Listed building consent has been granted for the re-roofing of Bere Court. The repair work will make the external building fabric watertight, allowing the interior of the house to dry out after 40 years of neglect - allowing this beautiful historic house to be used once more as a family home. The process involved a conservation-based options appraisal to inform dialogue and discussion with Historic England, to achieve a sensible and affordable scheme.
Our conservation-based feasibility study, identified options and the impact of replacement of the parapet gutters and the internal lead flat roof. The feasibility study confirmed that the cost of replacing the internal roof was unaffordable. The heritage statement confirmed that the roof structure was historically problematic and that the current late 19th C arrangement was made to resolve previous defects in the design, and as a result of recent global warming the late 19th C design is no longer fit for purpose.
The feasibility study and heritage statement were submitted to Historic England for consultation who having considered the details of the work so far, that an alternative scheme be devised to increase the number of downpipes. This would shorten the length of the gutters, meaning fewer drips were necessary and reducing the height needed to create adequate falls.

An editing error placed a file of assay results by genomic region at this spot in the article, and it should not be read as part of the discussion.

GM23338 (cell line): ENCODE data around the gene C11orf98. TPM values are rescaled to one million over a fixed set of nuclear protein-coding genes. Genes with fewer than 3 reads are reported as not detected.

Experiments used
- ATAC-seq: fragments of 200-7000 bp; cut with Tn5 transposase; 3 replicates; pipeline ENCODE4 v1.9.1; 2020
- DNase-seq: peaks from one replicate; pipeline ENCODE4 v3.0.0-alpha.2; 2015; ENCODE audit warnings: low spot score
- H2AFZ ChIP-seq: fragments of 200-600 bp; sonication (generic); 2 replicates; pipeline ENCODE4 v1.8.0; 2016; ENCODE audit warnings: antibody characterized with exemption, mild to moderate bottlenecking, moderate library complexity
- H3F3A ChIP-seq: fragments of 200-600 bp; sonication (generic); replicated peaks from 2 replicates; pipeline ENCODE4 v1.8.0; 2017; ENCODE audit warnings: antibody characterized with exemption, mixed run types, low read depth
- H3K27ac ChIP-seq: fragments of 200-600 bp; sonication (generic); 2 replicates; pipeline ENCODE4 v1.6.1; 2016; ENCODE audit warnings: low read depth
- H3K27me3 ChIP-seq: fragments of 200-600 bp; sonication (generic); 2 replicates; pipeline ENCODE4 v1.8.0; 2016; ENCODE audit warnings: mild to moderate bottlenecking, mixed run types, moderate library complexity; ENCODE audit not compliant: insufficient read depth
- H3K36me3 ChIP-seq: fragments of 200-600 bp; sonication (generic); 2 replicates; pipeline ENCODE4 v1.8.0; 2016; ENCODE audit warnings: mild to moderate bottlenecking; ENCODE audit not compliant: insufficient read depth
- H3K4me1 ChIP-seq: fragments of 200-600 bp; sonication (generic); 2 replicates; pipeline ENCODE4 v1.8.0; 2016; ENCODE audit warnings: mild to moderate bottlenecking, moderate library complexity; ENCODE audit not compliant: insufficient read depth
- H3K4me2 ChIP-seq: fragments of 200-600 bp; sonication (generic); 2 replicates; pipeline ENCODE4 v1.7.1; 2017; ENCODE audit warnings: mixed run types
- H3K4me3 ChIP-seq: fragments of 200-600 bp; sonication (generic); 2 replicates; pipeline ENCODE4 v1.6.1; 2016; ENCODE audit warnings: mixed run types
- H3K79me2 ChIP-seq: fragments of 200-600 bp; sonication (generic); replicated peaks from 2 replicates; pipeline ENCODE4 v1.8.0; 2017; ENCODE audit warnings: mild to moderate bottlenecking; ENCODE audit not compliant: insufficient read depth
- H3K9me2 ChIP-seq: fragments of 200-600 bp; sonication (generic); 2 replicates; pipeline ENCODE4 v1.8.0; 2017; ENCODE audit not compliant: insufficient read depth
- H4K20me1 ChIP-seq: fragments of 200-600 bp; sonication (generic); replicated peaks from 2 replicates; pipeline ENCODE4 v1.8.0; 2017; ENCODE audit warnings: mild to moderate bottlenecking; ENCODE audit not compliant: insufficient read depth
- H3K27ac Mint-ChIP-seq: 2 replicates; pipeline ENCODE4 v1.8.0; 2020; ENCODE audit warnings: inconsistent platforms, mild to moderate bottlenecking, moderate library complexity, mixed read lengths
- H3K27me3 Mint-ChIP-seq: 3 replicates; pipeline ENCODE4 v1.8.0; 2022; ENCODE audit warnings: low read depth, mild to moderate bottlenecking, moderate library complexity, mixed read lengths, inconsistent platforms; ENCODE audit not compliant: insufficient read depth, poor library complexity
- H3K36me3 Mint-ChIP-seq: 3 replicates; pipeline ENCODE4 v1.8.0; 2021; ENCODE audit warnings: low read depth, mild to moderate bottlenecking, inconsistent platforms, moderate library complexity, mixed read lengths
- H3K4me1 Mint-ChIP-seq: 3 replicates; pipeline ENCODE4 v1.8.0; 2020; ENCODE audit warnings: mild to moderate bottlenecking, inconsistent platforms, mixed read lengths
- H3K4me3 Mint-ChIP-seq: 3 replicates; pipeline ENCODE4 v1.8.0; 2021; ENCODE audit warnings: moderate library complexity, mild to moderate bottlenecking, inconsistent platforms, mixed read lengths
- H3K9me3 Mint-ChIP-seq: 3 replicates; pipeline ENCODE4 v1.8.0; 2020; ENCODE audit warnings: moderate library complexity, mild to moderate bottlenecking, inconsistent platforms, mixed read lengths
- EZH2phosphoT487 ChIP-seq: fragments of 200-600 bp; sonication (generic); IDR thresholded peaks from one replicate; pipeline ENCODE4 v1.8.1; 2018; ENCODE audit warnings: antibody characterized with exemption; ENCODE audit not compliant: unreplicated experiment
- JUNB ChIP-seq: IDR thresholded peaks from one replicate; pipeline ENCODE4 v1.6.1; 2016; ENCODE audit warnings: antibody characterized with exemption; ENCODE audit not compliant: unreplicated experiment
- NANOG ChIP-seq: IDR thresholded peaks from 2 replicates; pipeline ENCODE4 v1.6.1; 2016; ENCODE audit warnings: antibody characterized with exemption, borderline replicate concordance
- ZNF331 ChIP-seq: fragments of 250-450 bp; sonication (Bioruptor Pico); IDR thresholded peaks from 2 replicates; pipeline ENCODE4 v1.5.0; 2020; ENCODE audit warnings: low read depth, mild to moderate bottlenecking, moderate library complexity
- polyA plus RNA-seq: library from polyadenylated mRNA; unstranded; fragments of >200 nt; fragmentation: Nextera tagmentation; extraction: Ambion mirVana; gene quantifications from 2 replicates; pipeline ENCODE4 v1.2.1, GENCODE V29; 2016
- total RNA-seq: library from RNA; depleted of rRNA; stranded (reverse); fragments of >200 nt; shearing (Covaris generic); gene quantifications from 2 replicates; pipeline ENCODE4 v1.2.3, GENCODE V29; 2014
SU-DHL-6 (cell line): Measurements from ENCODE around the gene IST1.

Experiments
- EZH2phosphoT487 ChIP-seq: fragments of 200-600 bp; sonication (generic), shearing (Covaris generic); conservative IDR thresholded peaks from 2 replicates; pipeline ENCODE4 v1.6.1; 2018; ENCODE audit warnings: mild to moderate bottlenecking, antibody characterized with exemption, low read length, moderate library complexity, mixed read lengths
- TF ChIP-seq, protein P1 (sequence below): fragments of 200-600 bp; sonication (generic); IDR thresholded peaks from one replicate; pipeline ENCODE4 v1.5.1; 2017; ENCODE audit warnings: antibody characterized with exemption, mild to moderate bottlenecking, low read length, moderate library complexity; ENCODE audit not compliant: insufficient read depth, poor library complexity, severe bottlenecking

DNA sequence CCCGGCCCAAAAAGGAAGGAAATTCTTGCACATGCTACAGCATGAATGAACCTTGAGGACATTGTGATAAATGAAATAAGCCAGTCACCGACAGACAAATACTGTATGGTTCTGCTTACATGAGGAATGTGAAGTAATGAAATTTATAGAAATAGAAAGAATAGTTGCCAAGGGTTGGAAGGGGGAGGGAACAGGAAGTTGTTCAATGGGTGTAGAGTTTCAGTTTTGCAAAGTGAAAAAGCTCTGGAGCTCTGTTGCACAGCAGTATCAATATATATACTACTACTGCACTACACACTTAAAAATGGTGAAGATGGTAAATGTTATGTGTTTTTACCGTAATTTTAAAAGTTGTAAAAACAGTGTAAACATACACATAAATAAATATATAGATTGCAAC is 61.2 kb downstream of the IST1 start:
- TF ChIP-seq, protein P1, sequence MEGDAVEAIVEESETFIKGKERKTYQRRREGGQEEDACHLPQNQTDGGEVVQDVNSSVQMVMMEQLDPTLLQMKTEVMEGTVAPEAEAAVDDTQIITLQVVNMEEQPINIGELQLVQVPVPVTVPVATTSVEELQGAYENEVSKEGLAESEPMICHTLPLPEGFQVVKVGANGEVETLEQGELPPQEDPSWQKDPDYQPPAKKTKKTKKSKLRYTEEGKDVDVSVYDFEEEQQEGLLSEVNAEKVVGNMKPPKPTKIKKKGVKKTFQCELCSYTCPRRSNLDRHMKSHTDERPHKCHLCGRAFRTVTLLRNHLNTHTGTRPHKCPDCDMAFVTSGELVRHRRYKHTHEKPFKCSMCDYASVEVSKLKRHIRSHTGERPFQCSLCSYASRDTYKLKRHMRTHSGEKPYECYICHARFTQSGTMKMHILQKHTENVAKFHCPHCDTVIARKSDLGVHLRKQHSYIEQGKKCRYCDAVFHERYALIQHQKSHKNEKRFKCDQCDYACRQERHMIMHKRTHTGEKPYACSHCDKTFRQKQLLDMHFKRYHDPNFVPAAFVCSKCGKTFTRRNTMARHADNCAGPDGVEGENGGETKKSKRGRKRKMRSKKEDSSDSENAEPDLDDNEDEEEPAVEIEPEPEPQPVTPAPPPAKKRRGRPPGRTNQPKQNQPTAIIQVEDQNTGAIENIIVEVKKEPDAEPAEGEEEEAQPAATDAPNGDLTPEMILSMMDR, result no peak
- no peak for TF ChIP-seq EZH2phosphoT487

Revised proposals were prepared doubling the number of downpipes on each elevation and diverting soil and vent ipes internally to de-clutter the existing elevations. A detailed technical exercise resulted in the combined use of code 8 lead and neoprene joints enable the existing parapet to be raised by between 103-180mm.
Rainwater calculations confirmed that the existing outlets were only capable of discharging 2l/s, despite demand of 2.11 l/s. Additionally the gutters do not have catch pits so any dirt and debris in the gutter prevents water from reaching downpipes. The new design has twice the number of outlets with catch pits. By increasing the bore size of the outlets we have substantially improved discharge capacity, so that the gutters and downpipes have additional capacity for a future increase in rainwater of 35%.
Ecology has also been a major factor in the design. Mitigation proposed by Ecology by Design includes installing soffit boxes to the underside of the cornice in the east elevation and specifying proprietary roof tiles elsewhere. For ease of maintenance in the future the bat roost will be contained internally by providing a plasterboard and stud partition in the south west corner of the roof.
Work is due to start on the re-roofing later this month.
james mackintosh architects limited
First Floor, 21 The High Street,
Chipping Norton, Oxfordshire
01608 692 310 / 07880 727 150